2

Question:

Which part of the sentence below is grammatically wrong. Explain why.


Sentence: The whole thing moves around the concept of building a small dynamic organization into a larger one.

Or, as printed on the test:

The whole thing moves /(A) around the concept of building a small dynamic /(B) organization into a larger one /(C)
/(D - No error)

Part - A is "The whole thing moves"
Part - B is "around the concept of building a small dynamic"
Part - C is "organization into a larger one"
Part - D is "No error"


My attempt:

The whole sentence seemed perfectly fine to me and I went for option D (no error). However, many people said the part - organization into a larger one - is wrong, but their reasons varied.


My query:

Which part is actually wrong and why?

10
  • Which one is c?
    – Maulik V
    Feb 17 '14 at 12:45
  • Part C is "organization into a larger one" Feb 17 '14 at 12:46
  • 1
    building --> transforming since it used into?
    – Maulik V
    Feb 17 '14 at 12:53
  • 1
    The word choices used in this sentence is rather unfamiliar to me, and unless we wanted to be hyper-correct I would say there is no problem with it. a) building ... into ... though sounds a little odd is acceptable (I did a quick check and it seems many people use it when talking about business or enterprises); b) a small dynamic organization might need a comma, i.e. a small, dynamic organization; and c) some might argue that a small X into a larger one is bad English and it should be either a smaller X into a larger one or a small X into a large one, but it doesn't trouble me. Feb 17 '14 at 13:23
  • 4
    I don't think there is an error, really. If anything, though, I'd say “moves around” is an odd choice, and I'd probably go with “revolves around” or “hinges on” instead. People might think that “organization” is misspelled if they’ve never seen that spelling before. Feb 17 '14 at 15:55
1

The sentence is grammatically correct but poorly worded. Hence it sounds wrong.

If it were written as

The whole project revolves around the concept of building a small dynamic organization into a larger one.

it is grammatically equivalent, but sounds much better.

-1

Part C is wrong. While other parts could have been better.

A: "The whole thing moves " could be improved as "The whole thing revolves" B: talks about "building" C: if in B it was " developing" instead of building, then the Part C is perfect. But here, If we read B and C together, we see that we cannot build a small organisation into larger one, we can develop, improve, enhance, transform, but never build. This is because, building refers to making the whole, while the discussion here is about a transformation from small to large. Part C, then , could be corrected as simply "organisation in a larger one." Combining all parts , you can read this as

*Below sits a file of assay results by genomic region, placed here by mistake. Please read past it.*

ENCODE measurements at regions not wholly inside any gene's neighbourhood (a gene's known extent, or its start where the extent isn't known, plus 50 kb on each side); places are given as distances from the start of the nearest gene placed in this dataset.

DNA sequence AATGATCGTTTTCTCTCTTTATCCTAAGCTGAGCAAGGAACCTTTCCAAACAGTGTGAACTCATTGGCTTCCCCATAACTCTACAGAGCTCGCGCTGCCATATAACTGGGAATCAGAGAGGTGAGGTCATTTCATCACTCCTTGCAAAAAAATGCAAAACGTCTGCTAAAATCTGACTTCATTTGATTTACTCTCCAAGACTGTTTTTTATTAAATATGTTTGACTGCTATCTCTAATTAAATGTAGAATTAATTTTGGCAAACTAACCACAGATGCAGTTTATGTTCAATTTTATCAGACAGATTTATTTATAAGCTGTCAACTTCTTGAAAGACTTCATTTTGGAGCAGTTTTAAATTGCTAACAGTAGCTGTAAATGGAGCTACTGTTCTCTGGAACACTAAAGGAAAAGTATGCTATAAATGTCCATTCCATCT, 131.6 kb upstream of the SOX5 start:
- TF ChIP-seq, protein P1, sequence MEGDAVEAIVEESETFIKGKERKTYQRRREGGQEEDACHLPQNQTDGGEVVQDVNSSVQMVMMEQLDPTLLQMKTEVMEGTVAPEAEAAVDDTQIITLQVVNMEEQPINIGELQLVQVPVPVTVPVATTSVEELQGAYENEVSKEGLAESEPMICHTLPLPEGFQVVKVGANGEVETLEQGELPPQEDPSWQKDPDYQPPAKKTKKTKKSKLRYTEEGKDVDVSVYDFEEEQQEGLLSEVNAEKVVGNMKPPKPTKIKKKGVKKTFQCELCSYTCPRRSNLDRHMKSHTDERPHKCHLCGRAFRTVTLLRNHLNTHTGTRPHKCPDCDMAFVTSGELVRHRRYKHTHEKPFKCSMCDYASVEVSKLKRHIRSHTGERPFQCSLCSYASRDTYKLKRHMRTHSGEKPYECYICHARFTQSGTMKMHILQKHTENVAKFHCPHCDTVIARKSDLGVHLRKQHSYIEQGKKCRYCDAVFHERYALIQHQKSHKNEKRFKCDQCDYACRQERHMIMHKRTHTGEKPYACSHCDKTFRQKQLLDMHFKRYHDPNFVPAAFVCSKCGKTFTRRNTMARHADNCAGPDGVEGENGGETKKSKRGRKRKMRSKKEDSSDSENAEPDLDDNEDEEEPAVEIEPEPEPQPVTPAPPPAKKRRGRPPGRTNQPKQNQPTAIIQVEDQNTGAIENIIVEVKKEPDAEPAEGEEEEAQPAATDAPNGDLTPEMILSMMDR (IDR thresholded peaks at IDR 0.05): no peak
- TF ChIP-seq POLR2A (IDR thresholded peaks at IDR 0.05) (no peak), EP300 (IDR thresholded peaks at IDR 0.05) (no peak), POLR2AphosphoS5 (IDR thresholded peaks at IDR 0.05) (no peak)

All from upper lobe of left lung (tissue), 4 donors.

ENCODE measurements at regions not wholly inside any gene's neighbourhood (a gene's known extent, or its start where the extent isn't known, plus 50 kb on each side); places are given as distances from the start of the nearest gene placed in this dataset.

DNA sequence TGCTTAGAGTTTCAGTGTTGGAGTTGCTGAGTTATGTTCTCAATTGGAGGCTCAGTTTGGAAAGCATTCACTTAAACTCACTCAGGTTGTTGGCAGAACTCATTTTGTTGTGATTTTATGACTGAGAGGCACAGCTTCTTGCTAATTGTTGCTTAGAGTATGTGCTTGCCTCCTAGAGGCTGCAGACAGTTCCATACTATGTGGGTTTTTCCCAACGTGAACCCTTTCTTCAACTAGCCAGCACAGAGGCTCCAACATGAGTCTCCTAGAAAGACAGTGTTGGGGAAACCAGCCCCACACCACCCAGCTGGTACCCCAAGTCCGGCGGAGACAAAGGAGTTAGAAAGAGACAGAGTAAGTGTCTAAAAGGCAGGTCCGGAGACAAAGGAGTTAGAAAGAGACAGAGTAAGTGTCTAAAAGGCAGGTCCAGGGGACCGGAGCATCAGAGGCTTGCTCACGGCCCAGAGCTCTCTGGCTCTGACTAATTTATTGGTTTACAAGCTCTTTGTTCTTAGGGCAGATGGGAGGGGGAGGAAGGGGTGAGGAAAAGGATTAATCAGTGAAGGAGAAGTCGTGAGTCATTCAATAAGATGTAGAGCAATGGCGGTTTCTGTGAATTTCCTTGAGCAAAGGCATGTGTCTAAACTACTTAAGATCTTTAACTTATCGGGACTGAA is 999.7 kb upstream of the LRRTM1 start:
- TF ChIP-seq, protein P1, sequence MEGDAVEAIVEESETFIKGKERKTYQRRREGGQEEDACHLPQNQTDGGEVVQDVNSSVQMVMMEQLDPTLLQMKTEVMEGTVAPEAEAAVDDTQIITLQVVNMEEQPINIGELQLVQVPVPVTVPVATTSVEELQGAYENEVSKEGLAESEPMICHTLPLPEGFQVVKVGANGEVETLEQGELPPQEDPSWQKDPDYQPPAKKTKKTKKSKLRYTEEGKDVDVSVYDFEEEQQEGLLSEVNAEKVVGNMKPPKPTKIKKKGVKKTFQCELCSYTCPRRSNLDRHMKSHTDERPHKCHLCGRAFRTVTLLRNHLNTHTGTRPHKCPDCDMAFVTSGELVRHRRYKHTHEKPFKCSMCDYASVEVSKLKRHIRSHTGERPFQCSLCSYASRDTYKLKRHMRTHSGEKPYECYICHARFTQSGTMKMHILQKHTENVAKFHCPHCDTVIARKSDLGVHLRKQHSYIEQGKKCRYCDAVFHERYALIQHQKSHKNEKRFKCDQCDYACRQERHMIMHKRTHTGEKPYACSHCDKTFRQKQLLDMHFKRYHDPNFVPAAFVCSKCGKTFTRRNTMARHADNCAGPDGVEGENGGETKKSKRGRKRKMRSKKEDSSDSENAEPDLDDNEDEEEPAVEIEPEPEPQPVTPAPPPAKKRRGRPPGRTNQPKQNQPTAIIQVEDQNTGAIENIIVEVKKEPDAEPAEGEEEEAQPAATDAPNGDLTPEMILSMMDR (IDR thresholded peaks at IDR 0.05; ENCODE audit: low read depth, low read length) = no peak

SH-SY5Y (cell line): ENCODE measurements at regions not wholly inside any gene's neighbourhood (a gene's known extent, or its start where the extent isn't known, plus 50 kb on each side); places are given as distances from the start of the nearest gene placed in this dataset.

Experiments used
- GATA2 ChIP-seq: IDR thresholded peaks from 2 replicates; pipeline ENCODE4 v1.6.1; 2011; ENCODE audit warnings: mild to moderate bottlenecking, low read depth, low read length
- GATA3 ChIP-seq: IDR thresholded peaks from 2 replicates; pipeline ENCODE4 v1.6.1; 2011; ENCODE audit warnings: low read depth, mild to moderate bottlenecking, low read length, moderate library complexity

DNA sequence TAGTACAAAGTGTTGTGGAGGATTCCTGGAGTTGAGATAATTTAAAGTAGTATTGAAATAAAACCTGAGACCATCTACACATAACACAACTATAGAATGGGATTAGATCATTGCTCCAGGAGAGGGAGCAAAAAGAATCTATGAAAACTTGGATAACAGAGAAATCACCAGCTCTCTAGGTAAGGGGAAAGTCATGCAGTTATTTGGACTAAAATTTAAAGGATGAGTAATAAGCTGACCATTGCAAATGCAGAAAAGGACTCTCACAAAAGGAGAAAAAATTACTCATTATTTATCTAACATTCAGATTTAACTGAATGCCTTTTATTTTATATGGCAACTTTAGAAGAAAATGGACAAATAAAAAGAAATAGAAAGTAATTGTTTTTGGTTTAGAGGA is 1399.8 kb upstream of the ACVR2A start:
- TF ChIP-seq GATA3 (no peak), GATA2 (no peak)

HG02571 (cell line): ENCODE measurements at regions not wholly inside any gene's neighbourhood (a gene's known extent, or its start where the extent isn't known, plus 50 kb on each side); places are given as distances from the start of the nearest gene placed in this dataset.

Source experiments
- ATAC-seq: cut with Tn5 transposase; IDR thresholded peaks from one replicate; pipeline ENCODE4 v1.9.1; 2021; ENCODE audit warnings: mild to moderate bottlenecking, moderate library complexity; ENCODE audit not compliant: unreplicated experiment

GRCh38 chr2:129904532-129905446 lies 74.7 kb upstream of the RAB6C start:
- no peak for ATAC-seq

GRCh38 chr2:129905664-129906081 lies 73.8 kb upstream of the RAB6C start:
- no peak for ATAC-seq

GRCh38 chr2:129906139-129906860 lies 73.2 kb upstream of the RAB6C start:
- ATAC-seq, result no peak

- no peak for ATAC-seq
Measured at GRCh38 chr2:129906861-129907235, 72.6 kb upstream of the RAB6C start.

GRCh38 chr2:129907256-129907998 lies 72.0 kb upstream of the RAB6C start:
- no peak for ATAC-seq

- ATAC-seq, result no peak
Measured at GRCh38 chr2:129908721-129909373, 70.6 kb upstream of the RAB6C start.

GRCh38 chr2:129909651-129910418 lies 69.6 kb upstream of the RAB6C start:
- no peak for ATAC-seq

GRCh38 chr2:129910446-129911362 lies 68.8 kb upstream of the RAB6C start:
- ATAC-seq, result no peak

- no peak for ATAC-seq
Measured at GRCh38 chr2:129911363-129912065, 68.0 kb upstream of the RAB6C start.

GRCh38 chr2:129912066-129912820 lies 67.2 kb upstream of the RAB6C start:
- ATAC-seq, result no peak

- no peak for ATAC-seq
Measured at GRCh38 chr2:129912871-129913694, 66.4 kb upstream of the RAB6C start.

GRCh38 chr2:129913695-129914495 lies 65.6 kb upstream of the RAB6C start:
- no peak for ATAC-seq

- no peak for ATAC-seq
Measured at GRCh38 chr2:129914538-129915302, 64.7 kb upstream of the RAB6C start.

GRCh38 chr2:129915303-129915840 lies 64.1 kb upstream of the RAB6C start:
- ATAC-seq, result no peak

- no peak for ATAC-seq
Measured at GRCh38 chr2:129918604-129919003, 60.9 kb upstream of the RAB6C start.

"The whole thing moves /(A) around the concept of building a small dynamic /(B) organization in a larger one /" , this could be an explanation for developing a startup spirit/entrepreneurship in a big company.

Hence Part C is wrong.

5
  • But yet, Merriam-Webster defines the verb build, sense 4: "increase, enlarge" merriam-webster.com/dictionary/build
    – nohat
    Feb 18 '14 at 7:09
  • you cannot increase a small company into bigger, you cannot enlarge it, it is applicable to objects.
    – AAI
    Feb 18 '14 at 7:28
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    @AjeyaAnand vice versa... since it's using 'into' I'd vote for part 2 as to have transformed!
    – Maulik V
    Feb 18 '14 at 7:34
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    @AjeyaAnand not sure what you're trying to argue here, but this use of "build into" can be found frequently in major professionally-edited publications like Fortune and The Washington Post. e.g. "... Michael Dell, who dropped out of college to assemble computers, would build his business into a behemoth", "But to raise the capital to build his business into a major securities firm, Mason...", "... he joined a small and very struggling company called Haloid, and he helped build that company into the powerhouse that became Xerox". corpus.byu.edu/coca/?c=coca&q=28571552
    – nohat
    Feb 18 '14 at 7:58
  • 1
    "Building X into Y" is simlar to saying "turning X into Y" or "changing X into Y". All of these use "into" and not "in". Feb 18 '14 at 10:59

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